I found an idea similar to this that I have implemented this year in my High School Spanish classes. Each Thursday the students have to complete assignments from a homework grid-or in otherwords I have a document set up that kind of looks like a calendar. Each box has a suggested activity and guidelines for use. My basic one had 5 columns titled VOcabulary, Technology, Culture, Listening, and Writing. Under each column they had to choose two of each activity for the quarter (10 weeks in a quarter) and then choose two additional activities to complete at any time. As the year has progressed I have narrowed the sheet down to 12 slots-they have to complete an activity on their own in each slot-they still follow the 5 columns (2 from each) but there are more instructions as to how to make it a better learning experience and how to better practice your Spanish. For the additional two assignments that they can complete at any time-this quarter they have to teach the class a lesson on Spanish and inclue an activity that they have created to help their class review and learn the information. Many of the activities are very similar to the fluency activities. I have seen some kids really use this activity to enhance what we are learning in class-and some of them just do it because it is the assignment-and others who don't do it because they forget because it is not something I remind them of everyweek-just once at the beginning of the quarter and only if I see that they are not doing the activities.
As far as keeping track of the "truthfulness" of what they are doing-I have a writeup sheet that must accompany some of their activities-it has a place from parental signature (or mine if they happen to do it with me around), a slot for resources sited, and a large response area where they are to write 10 complete sentences about their experience including what they learned, how they felt it was beneficial, and how much they enjoyed it. It is really hard for kids to BS for 10 sentences and it is fairly easy for them to proove to you that they have done the work...if there is a doubt-I conference with them and ask them more detailed information-and make sure it all checks out. My first year students are forging ahead quite quickly...and I think in a large part it is due to this homework project-it leaves more time in class for fluency practice with me, and it gives them the chance to show me what they are learning. Besides that, I HATE grading boring grammar worksheets and stuff-these assignments are so much easier to grade-they are interesting and you really get to know your students and their iniciative. I will send the information I have on file for this homework assignment if anyone would like a copy, or if you would like to post it on your blog-I don't mind sharing.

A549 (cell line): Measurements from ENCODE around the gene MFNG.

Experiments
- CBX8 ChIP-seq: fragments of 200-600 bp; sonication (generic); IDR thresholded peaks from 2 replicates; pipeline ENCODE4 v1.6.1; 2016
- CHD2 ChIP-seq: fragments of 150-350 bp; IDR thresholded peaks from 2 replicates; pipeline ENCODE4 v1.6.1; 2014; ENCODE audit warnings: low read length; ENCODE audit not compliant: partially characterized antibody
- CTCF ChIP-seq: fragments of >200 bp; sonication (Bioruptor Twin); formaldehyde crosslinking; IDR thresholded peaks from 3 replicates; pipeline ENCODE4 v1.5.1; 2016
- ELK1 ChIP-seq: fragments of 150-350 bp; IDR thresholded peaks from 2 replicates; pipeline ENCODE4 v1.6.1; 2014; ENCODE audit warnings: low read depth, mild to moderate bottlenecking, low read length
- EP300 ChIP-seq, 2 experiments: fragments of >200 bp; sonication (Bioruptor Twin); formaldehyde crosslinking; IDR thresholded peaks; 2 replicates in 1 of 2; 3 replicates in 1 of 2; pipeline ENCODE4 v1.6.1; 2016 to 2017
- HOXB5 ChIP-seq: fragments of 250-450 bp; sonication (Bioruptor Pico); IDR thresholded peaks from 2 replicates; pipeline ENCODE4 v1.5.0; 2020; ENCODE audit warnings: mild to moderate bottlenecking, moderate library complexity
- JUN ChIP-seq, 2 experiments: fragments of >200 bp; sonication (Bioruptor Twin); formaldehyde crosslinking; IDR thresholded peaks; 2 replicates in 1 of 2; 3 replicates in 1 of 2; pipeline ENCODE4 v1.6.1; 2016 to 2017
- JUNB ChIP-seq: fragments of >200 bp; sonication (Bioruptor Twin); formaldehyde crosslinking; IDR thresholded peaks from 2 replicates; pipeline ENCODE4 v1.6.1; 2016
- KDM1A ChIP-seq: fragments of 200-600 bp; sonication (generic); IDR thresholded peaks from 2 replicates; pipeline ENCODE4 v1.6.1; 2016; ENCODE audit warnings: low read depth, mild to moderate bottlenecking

Sarita said...

@SraSpanglish I love the iTunes idea and the facebook one sounds neat too. I'm also unsure of the Xbox one - but I suppose it uses as much language as the cell phone one. Maybe if it was Xbox Live, that would give them great opportunities for interpersonal communication with real people. I'd jump on that.

@Talia & @Jennifer your ideas sound great! Jennifer I would LOVE to see your document and post it here. Do you have it on a Google doc? My email is cottrellse at gmail dot com. :)

Tracy Brady said...

What a fabulous post -- and great comments as well. I will definitely be incorporating some of these ideas into my classes next year. Gracias.

Sra. Jacobs said...

Just found your site via elmundodebirch. What a great resource!! I am going to use this weekly activity in my classes. Muchas gracias,

Sra Cottrell said...

Thanks so much! Feel free to add any gems you find/come up with too!

France2Bama said...

I love those suggestions!! I teach college level, and have been trying to find ideas for my students to do outside of class and these are perfect!!!
Thank you so much!!

Rebecca Brooking said...

Sra. Cottrell, I recently discovered your blog through Calico Spanish,and I am really enjoying perusing your blog entries! With your permission I plan to adapt your beyond-the-classroom activities for my own classes. Thanks!